Brazilian Bots are Targeting the U.S. Election Process to Help Trump
WHY YOU SHOULD CARE
Twitter accounts supportive of Brazilian President Jair Bolsonaro are trying to undermine the credibility of the U.S. presidential election, joining Russian, Chinese and Iranian efforts at sowing discord.
By Raphael Tsavkko Garcia
The posts are often in Portuguese, but they share common English hashtags, such as #BidenWasNotElected.
Since 2016, U.S. intelligence agencies have tracked systematic election influence campaigns on social media traced to Russia. Ahead of the 2020 presidential election, they warned that China and Iran were increasingly joining the game. But there’s a fourth set of external actors on Twitter actively trying to hurt the credibility of the election results — and they’re from Brazil.
Between 1,500 and 2.000 Brazilian Twitter bots are currently engaged in spreading disinformation and fake news about electoral fraud in the U.S., tweeting in both English and Portuguese and often tagging real Twitter users, according to an analysis by AI-monitoring group BotSentinel. Other experts suggest the number might be higher, behind only Russian, Chinese and Iranian bots.
[The interference] can be seen … as a demonstration of the Brazilian government’s alignment with Trump and its populist political agenda.
Milton Deiró Neto, international relations researcher
These bots are amplifying conspiracy hashtags created by genuine users to create a volume of posts that is then further projected by the media as representative of popular sentiment, says Caio Machado, a lawyer and researcher on data protection and disinformation. But unlike the Russian, Chinese and Iranian bots, say experts, the Brazilian influencers aren’t seriously trying to cover their tracks, with some even using the family name of President Jair Bolsonaro — a Trump ally who has yet to accept Biden’s win — in their handles.
“Brazilian bots have not sought to hide their national origin, as do Russian or Chinese bots, who pretend to be American,” says Milton Deiró Neto, an international relations researcher at Brazil’s SENAI-Cimatec Defence and Public Security Research Centre.
Unlike Russian, Chinese and Iranian bots, the accounts from Brazil don’t have roots in sophisticated intelligence operations but in partisan politics. They appear to be extensions of the same organized network of websites, blogs and social media accounts that in Brazil have targeted opponents of Bolsonaro. Critics have accused Bolsonaro’s son Carlos of running this so-called office of hate. The president and his allies have opposed a legal probe into the misinformation campaign.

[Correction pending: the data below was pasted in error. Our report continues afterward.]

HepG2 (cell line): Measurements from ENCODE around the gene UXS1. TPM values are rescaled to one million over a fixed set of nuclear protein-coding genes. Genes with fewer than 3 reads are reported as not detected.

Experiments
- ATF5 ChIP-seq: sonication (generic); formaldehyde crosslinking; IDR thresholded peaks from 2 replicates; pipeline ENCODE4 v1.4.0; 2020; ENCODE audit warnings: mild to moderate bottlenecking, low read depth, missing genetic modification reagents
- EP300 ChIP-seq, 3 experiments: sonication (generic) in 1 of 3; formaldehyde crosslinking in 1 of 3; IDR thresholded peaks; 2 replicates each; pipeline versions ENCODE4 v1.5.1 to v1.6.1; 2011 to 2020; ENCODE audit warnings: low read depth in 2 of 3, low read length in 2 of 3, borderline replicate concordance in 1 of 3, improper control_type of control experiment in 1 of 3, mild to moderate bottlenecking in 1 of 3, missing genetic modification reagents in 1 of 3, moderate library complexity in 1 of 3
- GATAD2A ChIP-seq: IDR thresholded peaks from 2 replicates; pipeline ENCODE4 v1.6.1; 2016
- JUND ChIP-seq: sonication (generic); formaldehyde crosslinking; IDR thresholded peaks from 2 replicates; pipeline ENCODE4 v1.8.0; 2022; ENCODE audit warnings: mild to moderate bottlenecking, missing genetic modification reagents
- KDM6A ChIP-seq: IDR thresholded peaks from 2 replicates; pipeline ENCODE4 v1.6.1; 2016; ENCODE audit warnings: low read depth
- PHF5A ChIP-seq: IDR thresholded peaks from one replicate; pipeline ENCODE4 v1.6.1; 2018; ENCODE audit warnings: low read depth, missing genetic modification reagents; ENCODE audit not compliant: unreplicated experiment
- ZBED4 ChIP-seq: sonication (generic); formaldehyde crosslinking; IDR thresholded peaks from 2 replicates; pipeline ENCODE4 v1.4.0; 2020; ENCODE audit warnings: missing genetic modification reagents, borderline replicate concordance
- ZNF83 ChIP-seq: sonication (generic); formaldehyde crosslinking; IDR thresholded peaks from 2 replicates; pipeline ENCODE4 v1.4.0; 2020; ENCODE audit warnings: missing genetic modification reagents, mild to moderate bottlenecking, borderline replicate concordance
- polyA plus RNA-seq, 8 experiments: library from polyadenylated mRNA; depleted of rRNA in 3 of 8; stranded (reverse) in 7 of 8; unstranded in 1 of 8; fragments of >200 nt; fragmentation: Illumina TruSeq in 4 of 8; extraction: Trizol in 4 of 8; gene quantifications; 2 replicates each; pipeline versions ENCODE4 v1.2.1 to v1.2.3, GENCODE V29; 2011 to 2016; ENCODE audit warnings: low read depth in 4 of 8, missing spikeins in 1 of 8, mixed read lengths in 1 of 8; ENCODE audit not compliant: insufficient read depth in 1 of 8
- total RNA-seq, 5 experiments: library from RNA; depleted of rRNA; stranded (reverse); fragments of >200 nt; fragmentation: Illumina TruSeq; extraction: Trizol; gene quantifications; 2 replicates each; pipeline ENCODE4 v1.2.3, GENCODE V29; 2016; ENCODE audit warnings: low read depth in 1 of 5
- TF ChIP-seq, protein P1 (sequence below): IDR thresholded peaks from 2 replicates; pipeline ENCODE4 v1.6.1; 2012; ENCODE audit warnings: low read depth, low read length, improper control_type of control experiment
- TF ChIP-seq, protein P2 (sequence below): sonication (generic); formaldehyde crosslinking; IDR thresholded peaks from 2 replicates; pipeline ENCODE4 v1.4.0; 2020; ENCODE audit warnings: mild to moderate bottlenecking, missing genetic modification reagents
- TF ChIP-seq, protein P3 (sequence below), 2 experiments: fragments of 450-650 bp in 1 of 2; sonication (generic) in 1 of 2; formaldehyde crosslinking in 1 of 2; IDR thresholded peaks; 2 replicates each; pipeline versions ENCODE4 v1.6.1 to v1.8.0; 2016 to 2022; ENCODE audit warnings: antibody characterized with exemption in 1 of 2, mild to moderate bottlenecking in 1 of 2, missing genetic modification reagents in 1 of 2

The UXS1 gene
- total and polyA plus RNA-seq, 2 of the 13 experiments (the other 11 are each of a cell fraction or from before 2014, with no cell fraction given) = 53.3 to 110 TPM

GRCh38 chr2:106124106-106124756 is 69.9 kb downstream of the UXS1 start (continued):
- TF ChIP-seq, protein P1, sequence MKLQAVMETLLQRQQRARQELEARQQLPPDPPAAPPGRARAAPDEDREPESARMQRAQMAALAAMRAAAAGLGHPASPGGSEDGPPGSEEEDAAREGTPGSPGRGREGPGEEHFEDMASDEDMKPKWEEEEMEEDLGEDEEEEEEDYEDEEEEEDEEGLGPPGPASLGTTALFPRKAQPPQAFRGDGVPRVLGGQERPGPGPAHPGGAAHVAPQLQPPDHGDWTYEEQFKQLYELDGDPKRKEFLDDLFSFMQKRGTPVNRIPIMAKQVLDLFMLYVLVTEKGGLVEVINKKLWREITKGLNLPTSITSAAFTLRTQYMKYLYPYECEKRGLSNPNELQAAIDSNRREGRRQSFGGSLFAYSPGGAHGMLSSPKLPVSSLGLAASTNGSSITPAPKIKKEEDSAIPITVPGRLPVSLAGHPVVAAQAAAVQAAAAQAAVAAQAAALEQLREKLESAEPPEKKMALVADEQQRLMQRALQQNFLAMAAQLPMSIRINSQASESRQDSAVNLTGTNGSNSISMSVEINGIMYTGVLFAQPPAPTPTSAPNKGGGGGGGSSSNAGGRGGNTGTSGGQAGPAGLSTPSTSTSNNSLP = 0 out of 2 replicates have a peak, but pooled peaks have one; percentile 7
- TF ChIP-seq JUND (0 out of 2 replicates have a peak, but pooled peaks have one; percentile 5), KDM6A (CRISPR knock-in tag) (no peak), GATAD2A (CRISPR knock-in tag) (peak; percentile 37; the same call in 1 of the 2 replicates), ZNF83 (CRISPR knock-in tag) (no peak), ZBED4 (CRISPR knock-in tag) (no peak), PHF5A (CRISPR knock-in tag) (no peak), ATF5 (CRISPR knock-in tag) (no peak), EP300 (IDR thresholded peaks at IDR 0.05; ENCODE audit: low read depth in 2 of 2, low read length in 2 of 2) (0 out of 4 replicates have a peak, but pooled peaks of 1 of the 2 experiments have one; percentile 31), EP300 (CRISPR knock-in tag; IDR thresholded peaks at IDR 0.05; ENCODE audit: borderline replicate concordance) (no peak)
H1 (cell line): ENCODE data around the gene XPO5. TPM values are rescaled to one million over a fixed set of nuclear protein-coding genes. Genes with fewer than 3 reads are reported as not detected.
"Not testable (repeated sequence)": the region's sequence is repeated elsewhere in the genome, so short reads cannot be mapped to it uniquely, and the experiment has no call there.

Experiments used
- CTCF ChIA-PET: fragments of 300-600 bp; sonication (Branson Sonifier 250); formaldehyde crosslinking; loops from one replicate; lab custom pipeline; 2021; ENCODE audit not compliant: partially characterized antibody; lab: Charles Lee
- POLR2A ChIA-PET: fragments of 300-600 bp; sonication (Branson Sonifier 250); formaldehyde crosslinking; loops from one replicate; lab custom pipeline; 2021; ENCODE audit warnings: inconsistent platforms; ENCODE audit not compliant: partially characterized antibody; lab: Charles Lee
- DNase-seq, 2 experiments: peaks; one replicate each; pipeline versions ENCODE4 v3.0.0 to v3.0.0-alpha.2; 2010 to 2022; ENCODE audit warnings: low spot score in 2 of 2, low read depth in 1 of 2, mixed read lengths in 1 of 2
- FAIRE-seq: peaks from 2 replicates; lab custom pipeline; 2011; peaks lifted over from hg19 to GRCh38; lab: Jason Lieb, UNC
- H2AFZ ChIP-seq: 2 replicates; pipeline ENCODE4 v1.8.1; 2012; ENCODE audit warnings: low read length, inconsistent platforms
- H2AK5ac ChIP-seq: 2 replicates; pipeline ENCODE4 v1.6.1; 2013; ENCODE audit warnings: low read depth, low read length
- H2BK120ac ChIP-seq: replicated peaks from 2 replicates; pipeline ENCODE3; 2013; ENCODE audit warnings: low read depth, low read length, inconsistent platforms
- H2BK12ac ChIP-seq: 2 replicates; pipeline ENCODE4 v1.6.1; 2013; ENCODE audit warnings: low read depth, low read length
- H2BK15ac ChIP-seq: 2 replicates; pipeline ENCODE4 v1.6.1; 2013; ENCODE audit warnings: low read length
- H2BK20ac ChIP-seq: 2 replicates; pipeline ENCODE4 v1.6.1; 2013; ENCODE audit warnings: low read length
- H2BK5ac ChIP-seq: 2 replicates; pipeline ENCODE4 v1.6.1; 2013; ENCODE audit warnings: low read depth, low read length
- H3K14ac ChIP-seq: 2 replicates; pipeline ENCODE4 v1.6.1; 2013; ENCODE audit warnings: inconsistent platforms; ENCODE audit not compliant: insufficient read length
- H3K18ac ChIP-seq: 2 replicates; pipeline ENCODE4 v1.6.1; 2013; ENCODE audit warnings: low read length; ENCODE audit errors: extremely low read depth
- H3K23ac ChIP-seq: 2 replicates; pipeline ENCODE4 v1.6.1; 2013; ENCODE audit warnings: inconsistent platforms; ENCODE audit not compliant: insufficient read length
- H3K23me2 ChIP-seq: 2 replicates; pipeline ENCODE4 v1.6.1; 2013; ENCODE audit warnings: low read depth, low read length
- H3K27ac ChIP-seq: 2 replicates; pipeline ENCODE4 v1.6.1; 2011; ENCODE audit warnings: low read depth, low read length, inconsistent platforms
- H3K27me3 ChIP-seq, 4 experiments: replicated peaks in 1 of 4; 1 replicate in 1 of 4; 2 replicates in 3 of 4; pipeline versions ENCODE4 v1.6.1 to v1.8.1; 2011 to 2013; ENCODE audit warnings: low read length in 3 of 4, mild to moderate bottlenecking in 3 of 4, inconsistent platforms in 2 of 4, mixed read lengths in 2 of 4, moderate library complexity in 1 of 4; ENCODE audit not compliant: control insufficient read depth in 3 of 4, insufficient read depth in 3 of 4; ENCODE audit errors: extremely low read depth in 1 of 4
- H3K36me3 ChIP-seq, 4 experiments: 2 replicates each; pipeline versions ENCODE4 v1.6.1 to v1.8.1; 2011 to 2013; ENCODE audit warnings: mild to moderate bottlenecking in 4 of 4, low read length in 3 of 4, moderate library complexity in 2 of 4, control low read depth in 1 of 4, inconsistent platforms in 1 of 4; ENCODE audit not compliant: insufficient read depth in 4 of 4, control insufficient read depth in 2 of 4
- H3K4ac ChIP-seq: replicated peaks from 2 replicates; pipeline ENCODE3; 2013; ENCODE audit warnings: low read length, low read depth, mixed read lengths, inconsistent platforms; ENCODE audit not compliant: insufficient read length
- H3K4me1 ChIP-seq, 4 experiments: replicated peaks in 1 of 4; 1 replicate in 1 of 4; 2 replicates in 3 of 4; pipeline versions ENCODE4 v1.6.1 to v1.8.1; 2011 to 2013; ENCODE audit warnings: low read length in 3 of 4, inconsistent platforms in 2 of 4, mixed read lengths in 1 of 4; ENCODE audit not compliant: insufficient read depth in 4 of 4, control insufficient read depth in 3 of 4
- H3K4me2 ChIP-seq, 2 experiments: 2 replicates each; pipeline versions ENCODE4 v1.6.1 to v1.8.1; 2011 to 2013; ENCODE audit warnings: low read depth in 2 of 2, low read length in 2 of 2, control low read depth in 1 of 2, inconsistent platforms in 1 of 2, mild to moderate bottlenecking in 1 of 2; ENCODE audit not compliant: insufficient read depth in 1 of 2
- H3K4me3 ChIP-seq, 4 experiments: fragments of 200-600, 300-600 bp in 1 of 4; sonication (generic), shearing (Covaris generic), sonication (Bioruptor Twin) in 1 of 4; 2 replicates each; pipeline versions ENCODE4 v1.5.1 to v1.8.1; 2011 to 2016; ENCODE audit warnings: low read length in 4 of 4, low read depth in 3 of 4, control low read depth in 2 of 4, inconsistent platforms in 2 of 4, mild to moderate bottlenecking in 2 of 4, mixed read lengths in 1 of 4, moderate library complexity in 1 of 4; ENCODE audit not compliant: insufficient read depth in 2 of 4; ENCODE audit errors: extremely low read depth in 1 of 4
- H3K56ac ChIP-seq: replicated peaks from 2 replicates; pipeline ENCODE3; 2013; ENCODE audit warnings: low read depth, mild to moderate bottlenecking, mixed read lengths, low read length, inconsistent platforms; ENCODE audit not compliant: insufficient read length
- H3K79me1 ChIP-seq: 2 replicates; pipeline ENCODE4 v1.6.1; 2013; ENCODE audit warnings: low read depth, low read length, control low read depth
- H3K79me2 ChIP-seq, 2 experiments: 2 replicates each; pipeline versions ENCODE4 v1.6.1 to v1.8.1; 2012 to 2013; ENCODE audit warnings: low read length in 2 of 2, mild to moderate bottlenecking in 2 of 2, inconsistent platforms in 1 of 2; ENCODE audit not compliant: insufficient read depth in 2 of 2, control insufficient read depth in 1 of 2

Such a targeted campaign by Brazilian bots to influence the U.S. elections “is not common, not least because Twitter as a political tool is something new,” says David Nemer, professor of media studies at the University of Virginia. Like Barack Obama in the U.S. in 2008, Bolsonaro was the first leader in Brazil to rely on Twitter as a key campaign tool in 2018.
Nemer offers two possible explanations for the interest of pro-Bolsonaro accounts in the U.S. elections and their readiness to be identified as supporters of the Brazilian president. Their own leader is in power — and is witnessing a surge in popularity. “Pro-Bolsonaro bloggers are increasingly without ‘enemies’ for polarization,” he says. Demonstrating their ability to stir controversy places them in the Twitter market as players for hire by others. Nemer calls it the “economics of attention.”
Second, he suggests, “Trump’s defeat is a defeat of Bolsonaro’s narrative.” Unlike other world leaders — even those seen as close to Trump such as Indian Prime Minister Narendra Modi — Bolsonaro has publicly taken on President-elect Joe Biden. Criticizing Biden for comments on deforestation in the Amazon, Bolsonaro said: “When the saliva runs out, there must be gunpowder.” Almost a declaration of war, the statement was seen by experts as representative of his frustration at losing his closest global ally. The Brazilian bots’ actions, says Deiró, “can be seen … as a demonstration of the Brazilian government’s alignment with Trump and its populist political agenda.”
Nemer doubts that such coordinated action would make much difference in America’s internal politics. “Brazil is on the periphery of American attention,” he says. Machado says that while it’s possible these bots are connected to the “office of hate,” it remains difficult to establish with authority. And while they help amplify the claims of fraud leveled by Trump and his allies, Machado says it’s clear that Brazilian bots are secondary players in the spread of misinformation in the U.S.
On Nov. 21, Trump himself tweeted a video from One America News of an interview with Brazilian blogger Allan dos Santos, owner of a pro-Bolsonaro website that has been accused of spreading misinformation. Nemer, though, says he saw little traction for dos Santos’ claims of election fraud in the U.S. on social media groups of Trump supporters, including on platforms like Parler that have gained prominence among conservatives who accuse Twitter of censoring them.
The attempts to spread fake news and misinformation about the U.S. election might also be a test run for Brazil’s own presidential election, in 2022, when Bolsonaro will seek reelection and might need to question the legitimacy of the vote, both Deiró and Nemer suggest. The president suffered major losses in local elections in November.
The Brazilian bots acting in the U.S. serve as a propaganda tool to show the union of the global far-right. Trump’s decision to retweet the dos Santos interview underscores that, says David Magalhães, a professor of international relations at the Pontifical Catholic University of São Paulo. Right-wing populists have long shared a political discourse. Now, it seems, they also share supportive bots.
- Raphael Tsavkko Garcia, OZY Author Contact Raphael Tsavkko Garcia